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Water Wise Watch - June 2019

04.06.19

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Hello winter!

As winter slowly creeps in, some of us are loving it while some want it to end already. Regardless of how you feel about it, winter is here and one has to figure out a way to cope with it. It is relatively easy for humans to keep warm with winter jackets, warm blankets and heaters, but what about plants? What happens to our gardens during winter?

Just like human beings, plants also have a way of surviving winter. For example, some trees shed leaves and rest during winter while other plants such as Tulips go dormant and store their energy in their bulbs. The best way to treat your garden during winter is to let it rest.

It is only right to want our gardens to look green and full of colour all year round, however we forget that the plants in our garden also follow seasonal changes and may go dormant in winter. Therefore your garden will require limited winter maintenance and upkeep. When spring comes, everything will start going back to normal and you might be surprised how even more beautiful your garden will look.
 

Sit back, enjoy the winter season and don't forget to be #WaterWise.

Winter-Garden-1Hints and tips for winter gardening:
  • Reduce watering on lawns to once every two or three weeks in winter.
  • Apply a thicker layer of mulch to your flower beds to retain heat and prevent cold damage during the winter months.
  • Low water-use indigenous plants only need to be watered in winter if they are showing signs of water-stress.  Water only once every 8 weeks if necessary.
  • Moderate water-use plants only need to be watered once a month in winter.
  • High water-use plants should be watered 2-3 times every two weeks during winter months.
  • Remember that the evaporation rate on the highveld is almost zero in winter. This means that much less watering and irrigation is required in the garden.

WW1Water Wise together with Rand Water's Wellness team joined forces in organizing and running the health walks in different Rand Water stations. The walk was all about the wellness of employees and how water and the environment (focusing on biodiversity) plays a significant role when it comes to their health. The event was filled with a lot of informative fun activities and games which helped employees think more about their ways of using and saving water at work and in their homes. Below are some of the images that were taken during the event.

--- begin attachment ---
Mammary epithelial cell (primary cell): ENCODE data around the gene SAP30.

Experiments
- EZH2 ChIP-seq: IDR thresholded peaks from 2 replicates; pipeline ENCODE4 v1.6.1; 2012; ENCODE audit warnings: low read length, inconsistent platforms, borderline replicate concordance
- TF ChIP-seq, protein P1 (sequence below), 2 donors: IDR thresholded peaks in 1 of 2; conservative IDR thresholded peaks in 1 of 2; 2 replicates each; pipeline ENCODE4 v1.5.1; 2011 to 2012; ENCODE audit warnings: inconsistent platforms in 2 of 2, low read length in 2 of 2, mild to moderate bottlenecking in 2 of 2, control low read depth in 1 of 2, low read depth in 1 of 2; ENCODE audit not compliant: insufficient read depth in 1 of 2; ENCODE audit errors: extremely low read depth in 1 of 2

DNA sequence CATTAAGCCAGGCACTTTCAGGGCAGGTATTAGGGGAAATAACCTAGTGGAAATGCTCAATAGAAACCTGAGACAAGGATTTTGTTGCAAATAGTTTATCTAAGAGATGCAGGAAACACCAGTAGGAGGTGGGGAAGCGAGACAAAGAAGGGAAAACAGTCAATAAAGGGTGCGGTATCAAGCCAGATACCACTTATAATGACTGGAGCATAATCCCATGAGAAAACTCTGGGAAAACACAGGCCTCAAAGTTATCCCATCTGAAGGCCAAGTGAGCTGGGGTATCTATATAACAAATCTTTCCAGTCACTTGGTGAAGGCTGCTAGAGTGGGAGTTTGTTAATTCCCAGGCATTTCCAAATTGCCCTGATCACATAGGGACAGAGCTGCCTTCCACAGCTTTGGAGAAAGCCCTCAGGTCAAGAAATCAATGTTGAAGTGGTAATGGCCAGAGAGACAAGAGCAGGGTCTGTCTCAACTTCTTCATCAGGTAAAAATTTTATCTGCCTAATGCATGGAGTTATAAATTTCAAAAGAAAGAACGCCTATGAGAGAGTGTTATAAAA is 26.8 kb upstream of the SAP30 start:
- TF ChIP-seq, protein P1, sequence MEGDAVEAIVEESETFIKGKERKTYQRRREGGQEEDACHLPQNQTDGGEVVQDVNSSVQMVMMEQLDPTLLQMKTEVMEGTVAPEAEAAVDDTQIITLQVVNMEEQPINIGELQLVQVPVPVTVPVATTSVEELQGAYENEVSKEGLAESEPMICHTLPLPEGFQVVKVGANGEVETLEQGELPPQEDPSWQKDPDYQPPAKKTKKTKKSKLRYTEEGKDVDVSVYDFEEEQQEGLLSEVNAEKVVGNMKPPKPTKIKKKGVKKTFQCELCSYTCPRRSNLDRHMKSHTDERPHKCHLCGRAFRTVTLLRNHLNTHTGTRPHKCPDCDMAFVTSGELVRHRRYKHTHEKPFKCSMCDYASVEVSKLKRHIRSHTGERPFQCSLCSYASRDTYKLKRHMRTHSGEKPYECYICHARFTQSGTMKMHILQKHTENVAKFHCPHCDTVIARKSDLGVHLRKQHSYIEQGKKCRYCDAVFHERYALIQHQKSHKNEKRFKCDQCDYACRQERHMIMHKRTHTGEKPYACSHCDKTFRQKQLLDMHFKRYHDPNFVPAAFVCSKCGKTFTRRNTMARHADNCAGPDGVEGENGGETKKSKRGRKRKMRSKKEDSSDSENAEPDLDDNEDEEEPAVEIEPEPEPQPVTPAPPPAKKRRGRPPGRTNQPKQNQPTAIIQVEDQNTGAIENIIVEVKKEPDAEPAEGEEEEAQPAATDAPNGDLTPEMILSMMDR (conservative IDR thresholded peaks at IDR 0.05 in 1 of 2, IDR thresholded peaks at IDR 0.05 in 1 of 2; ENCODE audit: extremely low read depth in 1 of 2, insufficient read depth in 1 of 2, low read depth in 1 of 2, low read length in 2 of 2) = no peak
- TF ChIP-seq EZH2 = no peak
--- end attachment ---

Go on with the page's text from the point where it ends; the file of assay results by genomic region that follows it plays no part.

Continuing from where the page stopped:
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Logo_Feb 01 June:  International Children's Day
05 June:  World Environmental Day
08 June:  World Oceans Day
16 June:  Youth Day
17 June:  World Day to Combat Diversification  and Drought

The World Environmental Day: 05 June 2019

This year, the World Environmental Day will be hosted by China and the theme is Air Pollution. "We can't stop breathing, but we can do something about the quality of air that we breathe". The question is what are we going to do to reduce both direct and indirect air pollution?. For more information related to the day, please click on the link: www.greeningtheblue.org

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Cape Town council's desalination debacle: Seawater 400% more polluted

"The seawater feeding into the desalination plant at the V&A Waterfront is polluted by raw sewage from the Green Point outfall pipe and is sometimes up to 400% dirtier than specifications the City gave companies that tendered to build the plant."

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It's easier to get a McDonald's burger than clean water in some rural towns, Africa Utility Week hears

"It is easier to get a McDonald's hamburger in some rural South African towns than it is to get clean drinking water, says the Water Research Commission (WRC). You can get a Shell garage or a McDonald's, but not good, clean water."

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Water restrictions lifted in KZN's main water system

"Restrictions for one of KwaZulu-Natal's most important water systems has been lifted, Umgeni Water said on Monday. Analysis done in the May hydrological modelling showed that the Mgeni System is able to meet the full requirements of the four municipalities if there are no sharp or significant increases in demand, said Umgeni Water spokesperson Shami Harichunder." 

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Tiny beetle is killing SA's trees – and nothing can stop it

"A beetle smaller than a sesame seed is killing huge trees throughout South Africa, and little can be done to stop it.The polyphagous shot hole borer, a native of southeast Asia no bigger than 2mm, has found its way to South Africa and is infesting trees at an alarming rate. According to Professor Marcus Byrne, a Nobel prize winner and entomologist at the University of the Witwatersrand, the beetle bores tunnels into tree..."

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WW6Our weather station is currently under maintenance and weather data is unavailable. We apologise for the inconvenience. In the interim, have a look at the weather forecast for South Africa, courtesy of the South African Weather Service, by clicking on the image below.  

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